TWO practical suggestions offered to the Bishops and Priests of the Anglican Communion Network
Peter Toon, President of the Prayer Book Society
Rightly The Network has protested against the decisions of the 75th General Convention of the Episcopal Church with regard to its inadequate responses to The Windsor Report. Rightly the Diocese of Fort Worth has appealed to Lambeth Palace, London, for a stand-in Primate to replace the new lady Primate of the Episcopal Church.
But…ACTIONS SPEAK LOUDER THAN WORDS. As small children used to cry out when I was a boy in Northern England: “Sticks and stones will break my bones but calling will not harm me.”
The clergy in the Network, and specifically those who use the 1979 Prayer Book, can take action which will both show their allegiance to the Gospel and historic Church Order, and at the same time be a protest against the innovations of the Episcopal Church.
Here they are:
1. Cease to use the Baptismal Service in the 1979 Book and use instead in traditional or contemporary language the Order for Baptism from the classic BCP in its 1928 US edition or its 1962 Canadian edition or its classic 1662 edition.
Why do this? Because the foundation of the New Episcopal Religion, which has been forming since the 1970s is based upon, as its practical theological charter,the 1979 Baptismal Service and, more specifically, on the much trumpeted “Baptismal Covenant.” Over the years the claims made that this new Religion is based on this “Covenant” have got stronger and louder. British visitors to the June General Convention in Columbus were mystified as to why there were so many references to “the Baptismal Covenant” as the basis for change and innovation.
I submit that those who aspire to “orthodoxy” should avoid the use of it completely. First of all, it has the appearance of,and is interpreted by the official ECUSA as making, a contract with God to do certain things. Prominent amongst these (and not found in traditional services of holy Baptism) are commitments to work for “peace and justice” and “the dignity of all persons.” There is no doubt that these are 1960s phases and to see what they mean one simply (a) notes what the Peace and Justice commission of the Episcopal Church has been and is concerned with, and (b) in what circumstances the “Covenant” is claimed as authoritative in usual ECUSA business. The present Presiding Bishop and the incoming Presiding Bishop, together with many others in leadership, see this “Covenant” as a contract with God to introduce the left of center social and political agenda into the doctrine of the Church, adding the names of God and Christ to give it a religious flavor. Further, they interpret Baptism as being the moment when a person is given in potential all the possible ministries of the Church, lay and ordained. Thus everyone, whatever their “gender” and “orientation”, has a right to be a priest and a bishop and even a presiding bishop by reason of his or her Baptism. So there can be no exclusion of Lesbian, Gay, Divorced, Divorced and Remarried, and Bi-Sexual persons, to name several categories.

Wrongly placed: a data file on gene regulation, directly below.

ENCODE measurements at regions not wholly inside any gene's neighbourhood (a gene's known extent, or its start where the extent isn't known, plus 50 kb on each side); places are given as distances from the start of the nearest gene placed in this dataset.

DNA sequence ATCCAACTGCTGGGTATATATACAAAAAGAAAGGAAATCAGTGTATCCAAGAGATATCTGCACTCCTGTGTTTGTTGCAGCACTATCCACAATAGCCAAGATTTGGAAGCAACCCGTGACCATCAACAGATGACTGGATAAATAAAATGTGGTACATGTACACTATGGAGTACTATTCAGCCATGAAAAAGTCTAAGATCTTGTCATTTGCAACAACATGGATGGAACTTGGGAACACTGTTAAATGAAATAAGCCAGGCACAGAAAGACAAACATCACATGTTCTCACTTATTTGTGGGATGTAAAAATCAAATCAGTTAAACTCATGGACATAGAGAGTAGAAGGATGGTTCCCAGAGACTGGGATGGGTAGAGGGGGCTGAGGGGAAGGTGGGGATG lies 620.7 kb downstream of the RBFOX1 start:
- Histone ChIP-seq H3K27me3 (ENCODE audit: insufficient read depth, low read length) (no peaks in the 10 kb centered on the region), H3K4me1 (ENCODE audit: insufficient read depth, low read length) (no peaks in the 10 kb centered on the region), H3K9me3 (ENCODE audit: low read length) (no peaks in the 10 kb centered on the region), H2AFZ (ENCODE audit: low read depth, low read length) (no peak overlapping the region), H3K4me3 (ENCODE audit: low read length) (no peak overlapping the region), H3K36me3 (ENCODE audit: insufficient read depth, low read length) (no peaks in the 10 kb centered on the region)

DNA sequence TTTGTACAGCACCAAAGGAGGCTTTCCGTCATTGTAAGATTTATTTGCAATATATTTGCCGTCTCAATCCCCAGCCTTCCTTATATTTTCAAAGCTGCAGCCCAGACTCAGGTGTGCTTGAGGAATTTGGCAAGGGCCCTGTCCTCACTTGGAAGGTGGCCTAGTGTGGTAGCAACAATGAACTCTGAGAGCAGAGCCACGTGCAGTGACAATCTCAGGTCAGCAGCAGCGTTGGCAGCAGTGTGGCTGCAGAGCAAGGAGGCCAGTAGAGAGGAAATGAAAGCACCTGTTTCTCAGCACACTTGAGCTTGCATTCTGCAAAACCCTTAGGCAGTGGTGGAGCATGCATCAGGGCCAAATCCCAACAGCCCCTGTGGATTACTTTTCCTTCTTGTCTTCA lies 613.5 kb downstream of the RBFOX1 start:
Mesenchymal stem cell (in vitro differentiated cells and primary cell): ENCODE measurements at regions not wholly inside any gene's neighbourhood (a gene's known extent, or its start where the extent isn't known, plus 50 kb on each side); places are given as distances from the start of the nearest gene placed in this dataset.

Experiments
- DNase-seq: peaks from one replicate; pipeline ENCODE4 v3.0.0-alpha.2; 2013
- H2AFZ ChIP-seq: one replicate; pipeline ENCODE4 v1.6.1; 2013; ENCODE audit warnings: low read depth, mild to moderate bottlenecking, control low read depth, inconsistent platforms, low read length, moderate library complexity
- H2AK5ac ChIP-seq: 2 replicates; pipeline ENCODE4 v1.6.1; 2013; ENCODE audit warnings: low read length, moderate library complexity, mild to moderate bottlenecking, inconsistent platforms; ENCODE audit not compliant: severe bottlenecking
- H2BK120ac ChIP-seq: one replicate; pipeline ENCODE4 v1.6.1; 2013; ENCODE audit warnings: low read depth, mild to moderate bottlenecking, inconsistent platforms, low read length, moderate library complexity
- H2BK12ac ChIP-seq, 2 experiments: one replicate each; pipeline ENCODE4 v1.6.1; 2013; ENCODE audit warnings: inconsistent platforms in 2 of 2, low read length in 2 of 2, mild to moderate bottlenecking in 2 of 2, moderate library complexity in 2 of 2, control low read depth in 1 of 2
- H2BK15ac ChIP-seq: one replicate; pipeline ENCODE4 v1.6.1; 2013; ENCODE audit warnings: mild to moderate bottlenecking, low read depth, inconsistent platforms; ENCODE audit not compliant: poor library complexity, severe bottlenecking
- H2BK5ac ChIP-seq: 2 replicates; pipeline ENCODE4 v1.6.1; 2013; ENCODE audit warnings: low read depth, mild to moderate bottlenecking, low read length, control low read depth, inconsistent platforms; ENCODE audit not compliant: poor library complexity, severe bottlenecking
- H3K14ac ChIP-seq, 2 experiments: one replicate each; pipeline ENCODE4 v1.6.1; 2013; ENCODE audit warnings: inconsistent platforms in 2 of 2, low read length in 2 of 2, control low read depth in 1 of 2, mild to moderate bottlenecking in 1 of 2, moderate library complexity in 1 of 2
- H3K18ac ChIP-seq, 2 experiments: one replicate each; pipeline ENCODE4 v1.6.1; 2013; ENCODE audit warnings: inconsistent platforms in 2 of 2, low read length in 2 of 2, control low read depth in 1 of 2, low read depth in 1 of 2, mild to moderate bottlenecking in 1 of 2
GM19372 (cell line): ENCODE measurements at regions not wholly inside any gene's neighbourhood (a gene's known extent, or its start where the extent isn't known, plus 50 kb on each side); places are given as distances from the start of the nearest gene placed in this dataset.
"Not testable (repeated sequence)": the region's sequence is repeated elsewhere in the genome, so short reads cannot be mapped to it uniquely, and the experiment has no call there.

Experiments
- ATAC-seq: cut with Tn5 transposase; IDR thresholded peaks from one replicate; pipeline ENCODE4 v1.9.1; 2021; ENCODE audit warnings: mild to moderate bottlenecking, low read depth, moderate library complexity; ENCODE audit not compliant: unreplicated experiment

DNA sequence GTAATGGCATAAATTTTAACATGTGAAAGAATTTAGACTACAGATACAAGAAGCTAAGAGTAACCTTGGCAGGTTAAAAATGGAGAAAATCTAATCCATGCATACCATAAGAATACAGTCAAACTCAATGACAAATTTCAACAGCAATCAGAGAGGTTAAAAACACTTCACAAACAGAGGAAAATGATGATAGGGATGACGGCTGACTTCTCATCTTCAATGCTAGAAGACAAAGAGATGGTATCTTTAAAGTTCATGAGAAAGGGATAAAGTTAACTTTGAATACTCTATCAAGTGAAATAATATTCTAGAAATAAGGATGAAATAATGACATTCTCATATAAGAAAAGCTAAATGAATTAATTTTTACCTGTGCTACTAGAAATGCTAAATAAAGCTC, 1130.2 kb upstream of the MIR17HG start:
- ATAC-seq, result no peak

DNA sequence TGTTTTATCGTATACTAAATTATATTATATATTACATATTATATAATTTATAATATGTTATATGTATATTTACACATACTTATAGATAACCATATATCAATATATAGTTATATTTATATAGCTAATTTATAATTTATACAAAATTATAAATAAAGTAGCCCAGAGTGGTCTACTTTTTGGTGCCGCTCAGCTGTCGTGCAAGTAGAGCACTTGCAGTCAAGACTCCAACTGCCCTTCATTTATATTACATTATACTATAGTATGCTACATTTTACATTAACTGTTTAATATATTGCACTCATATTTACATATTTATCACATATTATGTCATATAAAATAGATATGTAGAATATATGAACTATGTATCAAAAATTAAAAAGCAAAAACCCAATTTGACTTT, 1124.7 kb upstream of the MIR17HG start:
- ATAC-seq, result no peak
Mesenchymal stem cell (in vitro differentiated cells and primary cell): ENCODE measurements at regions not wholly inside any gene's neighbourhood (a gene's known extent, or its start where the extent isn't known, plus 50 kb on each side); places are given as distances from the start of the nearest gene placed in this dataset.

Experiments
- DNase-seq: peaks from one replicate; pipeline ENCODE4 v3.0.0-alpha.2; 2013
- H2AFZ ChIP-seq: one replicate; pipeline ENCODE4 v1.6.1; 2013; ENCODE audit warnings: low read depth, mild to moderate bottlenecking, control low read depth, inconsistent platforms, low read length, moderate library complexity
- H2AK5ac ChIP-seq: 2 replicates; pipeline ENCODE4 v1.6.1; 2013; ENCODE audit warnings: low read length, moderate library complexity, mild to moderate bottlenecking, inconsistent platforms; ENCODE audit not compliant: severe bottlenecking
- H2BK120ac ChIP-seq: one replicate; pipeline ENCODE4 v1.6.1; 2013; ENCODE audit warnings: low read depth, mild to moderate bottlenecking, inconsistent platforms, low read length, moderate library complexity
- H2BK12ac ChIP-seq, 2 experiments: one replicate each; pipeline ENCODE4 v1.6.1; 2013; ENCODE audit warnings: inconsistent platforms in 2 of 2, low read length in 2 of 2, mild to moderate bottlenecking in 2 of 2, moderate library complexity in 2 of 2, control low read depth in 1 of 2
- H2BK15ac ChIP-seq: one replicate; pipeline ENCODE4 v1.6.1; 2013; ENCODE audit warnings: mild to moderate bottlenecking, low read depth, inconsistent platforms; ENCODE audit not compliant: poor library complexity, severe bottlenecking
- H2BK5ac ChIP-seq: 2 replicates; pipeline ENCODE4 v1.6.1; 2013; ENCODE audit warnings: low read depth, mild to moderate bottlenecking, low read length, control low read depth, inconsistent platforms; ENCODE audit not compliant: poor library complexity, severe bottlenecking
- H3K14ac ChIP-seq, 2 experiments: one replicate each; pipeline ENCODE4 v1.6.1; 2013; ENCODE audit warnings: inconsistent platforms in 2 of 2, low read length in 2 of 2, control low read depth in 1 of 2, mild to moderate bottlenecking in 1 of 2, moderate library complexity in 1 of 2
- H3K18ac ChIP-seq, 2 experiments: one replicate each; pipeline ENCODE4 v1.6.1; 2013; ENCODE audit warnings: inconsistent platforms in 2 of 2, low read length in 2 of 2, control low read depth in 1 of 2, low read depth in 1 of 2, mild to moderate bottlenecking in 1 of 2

In favor of using one of the other sound texts mentioned above is that they are clearly orthodox and without a 1960s revolutionary agenda within them. They provide the means to make a person the child of God and citizen of heaven.
2. Cease to use the Services for Ordination in the 1979 Book and use instead the classic Ordinal from an edition of bound within the classic Book of Common Prayer – either in traditional or contemporary language.
Why propose this? First of all the Episcopal Church changed its doctrine of the Ministry in 1976 and the services in the 1979 Book were intended to incorporate this change, not only in the inclusion of women but also in the lowering of standards for ordained Ministry. Secondly, the leaders and exemplars of the New Episcopal Religion have been ordained and consecrated by these Rites and now they use them to create a New Ministry for the New Religion by them. Their use of them makes the Rites to be theirs!
The Ordinal in its traditional Anglican form was used from 1549 to the 1970s everywhere and continues to be used in many places to the present time. To use it is a clear sign of commitment to classic orthodoxy and it is to commit oneself to the received apostolic succession and three fold Ministry, maintained and commended by the Anglican Way.
ACTIONS SPEAK LOUDER THAN WORDS.
(Note: the Prayer Book Society can help with the provision of the classic services in contemporary English. All three editions of the classic BCP mention above are in print.)